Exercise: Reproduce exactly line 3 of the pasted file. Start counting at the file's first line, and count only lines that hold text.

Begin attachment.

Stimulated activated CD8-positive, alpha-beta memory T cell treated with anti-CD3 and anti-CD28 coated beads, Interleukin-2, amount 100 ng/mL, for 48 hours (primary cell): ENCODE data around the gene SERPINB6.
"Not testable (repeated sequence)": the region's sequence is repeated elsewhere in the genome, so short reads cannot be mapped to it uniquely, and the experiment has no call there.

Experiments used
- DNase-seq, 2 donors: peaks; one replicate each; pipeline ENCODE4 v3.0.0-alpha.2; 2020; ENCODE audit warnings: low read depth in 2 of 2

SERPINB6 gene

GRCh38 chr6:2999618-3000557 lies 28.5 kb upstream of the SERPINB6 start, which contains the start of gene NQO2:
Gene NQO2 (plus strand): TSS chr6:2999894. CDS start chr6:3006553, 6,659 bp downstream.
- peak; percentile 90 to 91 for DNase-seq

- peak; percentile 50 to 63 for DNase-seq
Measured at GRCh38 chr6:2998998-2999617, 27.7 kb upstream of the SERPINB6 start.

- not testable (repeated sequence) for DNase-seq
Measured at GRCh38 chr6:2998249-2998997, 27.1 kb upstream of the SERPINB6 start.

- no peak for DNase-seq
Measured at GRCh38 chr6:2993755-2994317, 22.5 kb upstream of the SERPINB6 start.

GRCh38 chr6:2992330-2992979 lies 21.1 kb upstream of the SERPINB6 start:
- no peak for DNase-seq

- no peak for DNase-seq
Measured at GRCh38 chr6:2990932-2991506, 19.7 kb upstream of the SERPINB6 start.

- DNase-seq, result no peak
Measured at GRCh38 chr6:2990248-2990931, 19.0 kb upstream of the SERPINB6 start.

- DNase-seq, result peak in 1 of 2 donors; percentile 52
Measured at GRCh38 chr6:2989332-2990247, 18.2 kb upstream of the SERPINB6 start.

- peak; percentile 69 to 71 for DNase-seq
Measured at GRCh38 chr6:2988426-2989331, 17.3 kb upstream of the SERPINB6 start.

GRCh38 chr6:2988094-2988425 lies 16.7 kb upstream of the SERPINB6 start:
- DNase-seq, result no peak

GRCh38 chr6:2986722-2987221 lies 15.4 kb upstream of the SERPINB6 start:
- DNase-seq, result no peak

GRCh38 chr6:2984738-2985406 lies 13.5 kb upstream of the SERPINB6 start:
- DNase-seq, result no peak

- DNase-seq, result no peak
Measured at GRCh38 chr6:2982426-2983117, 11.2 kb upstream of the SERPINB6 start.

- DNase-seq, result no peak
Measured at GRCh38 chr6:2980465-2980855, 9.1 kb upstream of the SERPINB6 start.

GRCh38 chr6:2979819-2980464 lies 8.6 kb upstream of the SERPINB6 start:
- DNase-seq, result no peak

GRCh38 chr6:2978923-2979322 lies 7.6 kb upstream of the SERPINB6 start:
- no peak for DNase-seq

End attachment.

Experiments used